Although I've never been there, I can imagine that somewhere inside Tennessee Governor Bill Haslam's office is a picture. I envision it as a photo of a bright, ambitious, and idealistic Emory University college student proudly standing next to former iconic Tennessee U.S. Senator Howard Baker. It would have been taken when Haslam volunteered to work on Baker's reelection campaign in the 1970s. I can further imagine Haslam worshipped the man whose colleagues dubbed him "The Great Conciliator" for his uncanny ability to politically maneuver diverse factions into seeking workable compromises for the benefit of the common man, because it was the right thing to do.
In a previous column, I, like many others, scoffed at Haslam's 21-month attempt to work with the federal government to craft an expanded health insurance plan tailored for Tennessee. I criticized him for what I perceived as his foot-dragging to aid the 280,000 Tennesseans who fall through the cracks of Medicaid and are left unable to pay for simple medical care or are victimized by the ravages of a catastrophic illness. I will admit I should not have been so quick to judge his intentions or his determined strategy at devising a workable proposal.
But as we found out last week, even the best of intentions seems to carry no weight with the current Tennessee General Assembly. To have Haslam's well-thought-out Insure Tennessee plan fail to even get out of a Senate committee is an abomination, especially for anyone still deluded enough to think our elected officials are chosen to do the will of the people.
The majority of Tennesseans favored taking the available $2.8 billion in federal dollars over two years to finance the program. Using the inclusive vision practiced by his political mentor, Baker, Haslam methodically garnered the support of the state's medical associations, bankers, businessmen, and law firms. He had fact-based rebuttals for any questions about the validity of the plan, including the trump card of it being a "pilot" program that could be dropped after two years of enactment. But, once again, sinister forces within and outside Tennessee's borders used their financial and political influence among state legislators to defeat the proposal, mainly by invoking the conservative rallying cry of Obamacare.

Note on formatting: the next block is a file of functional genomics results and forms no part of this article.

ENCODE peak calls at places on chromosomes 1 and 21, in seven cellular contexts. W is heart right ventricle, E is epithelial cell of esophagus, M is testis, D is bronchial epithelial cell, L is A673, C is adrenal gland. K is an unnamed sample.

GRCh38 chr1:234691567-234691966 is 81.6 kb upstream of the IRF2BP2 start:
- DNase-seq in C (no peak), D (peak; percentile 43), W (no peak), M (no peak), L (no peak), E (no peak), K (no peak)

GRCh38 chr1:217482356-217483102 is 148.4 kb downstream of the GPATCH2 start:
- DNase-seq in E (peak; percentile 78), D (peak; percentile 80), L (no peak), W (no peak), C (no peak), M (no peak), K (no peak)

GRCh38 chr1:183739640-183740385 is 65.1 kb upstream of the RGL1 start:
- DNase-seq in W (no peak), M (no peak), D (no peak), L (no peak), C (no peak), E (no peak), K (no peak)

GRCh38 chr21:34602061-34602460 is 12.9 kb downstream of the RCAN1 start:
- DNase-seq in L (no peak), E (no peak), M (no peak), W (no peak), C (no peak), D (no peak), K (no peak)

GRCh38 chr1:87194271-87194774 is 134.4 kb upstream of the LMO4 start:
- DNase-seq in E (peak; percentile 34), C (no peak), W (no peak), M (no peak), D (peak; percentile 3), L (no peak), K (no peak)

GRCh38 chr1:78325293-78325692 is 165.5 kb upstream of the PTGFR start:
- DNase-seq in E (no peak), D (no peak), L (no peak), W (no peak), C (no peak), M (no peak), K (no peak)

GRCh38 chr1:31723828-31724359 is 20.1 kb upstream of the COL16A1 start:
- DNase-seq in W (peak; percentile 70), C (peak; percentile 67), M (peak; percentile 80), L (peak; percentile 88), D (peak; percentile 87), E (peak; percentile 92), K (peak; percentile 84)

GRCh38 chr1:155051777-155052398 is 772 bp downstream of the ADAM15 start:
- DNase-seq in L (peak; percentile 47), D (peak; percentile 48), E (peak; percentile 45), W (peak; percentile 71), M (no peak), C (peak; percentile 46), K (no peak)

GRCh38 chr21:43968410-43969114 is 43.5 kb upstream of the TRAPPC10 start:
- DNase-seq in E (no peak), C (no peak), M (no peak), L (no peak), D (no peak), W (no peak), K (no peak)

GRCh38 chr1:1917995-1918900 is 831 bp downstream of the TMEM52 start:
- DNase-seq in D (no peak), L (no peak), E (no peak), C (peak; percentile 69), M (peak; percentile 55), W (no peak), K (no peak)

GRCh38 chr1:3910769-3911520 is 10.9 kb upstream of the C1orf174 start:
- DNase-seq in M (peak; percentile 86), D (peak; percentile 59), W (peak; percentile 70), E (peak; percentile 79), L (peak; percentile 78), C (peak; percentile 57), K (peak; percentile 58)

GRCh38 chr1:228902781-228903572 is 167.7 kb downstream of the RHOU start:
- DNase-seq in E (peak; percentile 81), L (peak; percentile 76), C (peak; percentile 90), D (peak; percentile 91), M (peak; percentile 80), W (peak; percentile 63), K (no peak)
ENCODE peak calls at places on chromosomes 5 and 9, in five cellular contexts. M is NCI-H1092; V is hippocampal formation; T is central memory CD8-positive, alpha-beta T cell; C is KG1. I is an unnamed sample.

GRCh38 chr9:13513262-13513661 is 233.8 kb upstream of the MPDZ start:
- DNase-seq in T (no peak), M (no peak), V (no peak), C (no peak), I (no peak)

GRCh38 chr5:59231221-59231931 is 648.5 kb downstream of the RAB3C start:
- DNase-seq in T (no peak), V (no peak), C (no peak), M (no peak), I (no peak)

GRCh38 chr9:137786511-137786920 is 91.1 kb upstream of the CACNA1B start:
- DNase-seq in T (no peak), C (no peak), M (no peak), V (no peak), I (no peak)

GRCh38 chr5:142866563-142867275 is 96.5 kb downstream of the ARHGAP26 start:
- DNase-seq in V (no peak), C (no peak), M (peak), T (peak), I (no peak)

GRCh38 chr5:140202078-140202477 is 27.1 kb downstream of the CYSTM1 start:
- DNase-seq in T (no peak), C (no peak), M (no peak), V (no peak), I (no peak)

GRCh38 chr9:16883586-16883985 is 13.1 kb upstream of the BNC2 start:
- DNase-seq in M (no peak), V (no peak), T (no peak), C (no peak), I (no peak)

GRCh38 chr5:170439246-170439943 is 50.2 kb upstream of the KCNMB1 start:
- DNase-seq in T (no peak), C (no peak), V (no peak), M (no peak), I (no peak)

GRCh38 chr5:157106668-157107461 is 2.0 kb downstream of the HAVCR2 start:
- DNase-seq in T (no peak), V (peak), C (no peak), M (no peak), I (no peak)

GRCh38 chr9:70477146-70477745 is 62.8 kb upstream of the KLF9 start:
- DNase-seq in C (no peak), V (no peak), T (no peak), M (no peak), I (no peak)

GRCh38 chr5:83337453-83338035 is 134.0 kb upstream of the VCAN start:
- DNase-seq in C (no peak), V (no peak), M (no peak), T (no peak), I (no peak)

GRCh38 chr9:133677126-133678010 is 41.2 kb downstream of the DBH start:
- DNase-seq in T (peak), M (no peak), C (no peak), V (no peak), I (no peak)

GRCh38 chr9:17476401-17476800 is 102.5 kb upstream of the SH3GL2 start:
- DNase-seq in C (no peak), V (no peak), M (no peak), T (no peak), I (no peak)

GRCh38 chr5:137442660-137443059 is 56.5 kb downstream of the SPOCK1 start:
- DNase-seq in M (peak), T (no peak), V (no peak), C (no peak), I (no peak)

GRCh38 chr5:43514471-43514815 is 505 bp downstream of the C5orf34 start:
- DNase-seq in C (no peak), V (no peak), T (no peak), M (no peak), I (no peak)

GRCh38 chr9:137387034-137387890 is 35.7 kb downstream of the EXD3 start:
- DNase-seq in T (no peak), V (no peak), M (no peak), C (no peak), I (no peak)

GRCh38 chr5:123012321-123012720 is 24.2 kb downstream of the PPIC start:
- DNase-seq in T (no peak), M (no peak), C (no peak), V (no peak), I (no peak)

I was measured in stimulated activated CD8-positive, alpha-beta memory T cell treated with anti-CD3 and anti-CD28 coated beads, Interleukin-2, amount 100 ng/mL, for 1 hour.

Haslam appears to have thrown in the towel on pushing any further efforts toward passing Insure Tennessee. He was quoted in The Commercial Appeal as saying, "At the end of the day, I'm really disappointed that 280,000 people who could have had health-care coverage, at least right now, it doesn't look like we have a path to get them there. That's the end result to me." To which I say:
Governor, look at that picture of you and Baker and ask yourself: "Why does this have to be the end of your plan? If one path is closed off then try another."
You admitted you hammered out the final approval to go forward from the U.S Department of Health and Human Services in December, and then announced it in the first week of January. You then went on a whirlwind tour of the state, with a stopover in Memphis. It seemed more like a victory lap, as if the heavy legislative lifting had already been done. Yet, you didn't have vocal support from key legislators — House Speaker Beth Harwell, Senate Majority Leader Mark Norris — and only lip service from Lieutenant Governor Ron Ramsey.
A parade in Nashville of highly paid hospital administrators endorsing the plan doesn't carry anywhere near the emotional impact of real people bringing their personal stories directly to the faces of legislators.
It's time to cash in on your solid state-wide popularity. You didn't give yourself enough lead time to drum up support. People like you. Use the bully pulpit of your office to energize your message; force legislators to listen. Then go summon that Baker voodoo for bringing opposing sides together and work out a compromise.
Governor, to breathe life back into this proposal, you're going to have to roll up your sleeves and do something you've previously chosen to avoid: getting down in the trenches and fighting for the good of all Tennesseans. You can begin by convincing yourself that it's the right thing to do. Look again at that picture of Baker, and maybe you'll find the inspiration and courage to do it.